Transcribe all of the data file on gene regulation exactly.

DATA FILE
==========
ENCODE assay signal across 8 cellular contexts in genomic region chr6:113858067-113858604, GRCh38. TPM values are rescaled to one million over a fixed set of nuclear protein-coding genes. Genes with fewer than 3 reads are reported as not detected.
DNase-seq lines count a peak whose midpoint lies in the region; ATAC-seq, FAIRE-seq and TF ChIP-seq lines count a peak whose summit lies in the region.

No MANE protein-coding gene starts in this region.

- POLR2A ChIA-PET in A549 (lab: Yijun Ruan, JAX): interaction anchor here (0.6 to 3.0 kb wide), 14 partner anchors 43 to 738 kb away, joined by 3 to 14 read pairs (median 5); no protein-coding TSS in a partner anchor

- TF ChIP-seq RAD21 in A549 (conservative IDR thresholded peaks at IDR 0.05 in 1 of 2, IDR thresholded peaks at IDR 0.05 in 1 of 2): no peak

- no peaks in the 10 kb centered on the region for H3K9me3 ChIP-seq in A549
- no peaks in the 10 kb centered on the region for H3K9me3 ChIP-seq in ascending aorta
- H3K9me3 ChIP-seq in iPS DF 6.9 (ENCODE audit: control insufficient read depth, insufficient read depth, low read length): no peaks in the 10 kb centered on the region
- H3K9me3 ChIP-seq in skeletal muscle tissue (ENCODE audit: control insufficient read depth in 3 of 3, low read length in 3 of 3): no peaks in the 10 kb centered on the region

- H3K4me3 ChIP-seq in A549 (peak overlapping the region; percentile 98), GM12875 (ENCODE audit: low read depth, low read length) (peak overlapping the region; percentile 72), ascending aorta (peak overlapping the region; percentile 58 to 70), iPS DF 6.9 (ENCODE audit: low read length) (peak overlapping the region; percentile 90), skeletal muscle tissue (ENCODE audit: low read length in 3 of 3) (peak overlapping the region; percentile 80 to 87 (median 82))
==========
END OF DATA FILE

ENCODE assay signal across 8 cellular contexts in genomic region chr6:113858067-113858604, GRCh38. TPM values are rescaled to one million over a fixed set of nuclear protein-coding genes. Genes with fewer than 3 reads are reported as not detected.
DNase-seq lines count a peak whose midpoint lies in the region; ATAC-seq, FAIRE-seq and TF ChIP-seq lines count a peak whose summit lies in the region.

No MANE protein-coding gene starts in this region.

- POLR2A ChIA-PET in A549 (lab: Yijun Ruan, JAX): interaction anchor here (0.6 to 3.0 kb wide), 14 partner anchors 43 to 738 kb away, joined by 3 to 14 read pairs (median 5); no protein-coding TSS in a partner anchor

- TF ChIP-seq RAD21 in A549 (conservative IDR thresholded peaks at IDR 0.05 in 1 of 2, IDR thresholded peaks at IDR 0.05 in 1 of 2): no peak

- no peaks in the 10 kb centered on the region for H3K9me3 ChIP-seq in A549
- no peaks in the 10 kb centered on the region for H3K9me3 ChIP-seq in ascending aorta
- H3K9me3 ChIP-seq in iPS DF 6.9 (ENCODE audit: control insufficient read depth, insufficient read depth, low read length): no peaks in the 10 kb centered on the region
- H3K9me3 ChIP-seq in skeletal muscle tissue (ENCODE audit: control insufficient read depth in 3 of 3, low read length in 3 of 3): no peaks in the 10 kb centered on the region

- H3K4me3 ChIP-seq in A549 (peak overlapping the region; percentile 98), GM12875 (ENCODE audit: low read depth, low read length) (peak overlapping the region; percentile 72), ascending aorta (peak overlapping the region; percentile 58 to 70), iPS DF 6.9 (ENCODE audit: low read length) (peak overlapping the region; percentile 90), skeletal muscle tissue (ENCODE audit: low read length in 3 of 3) (peak overlapping the region; percentile 80 to 87 (median 82))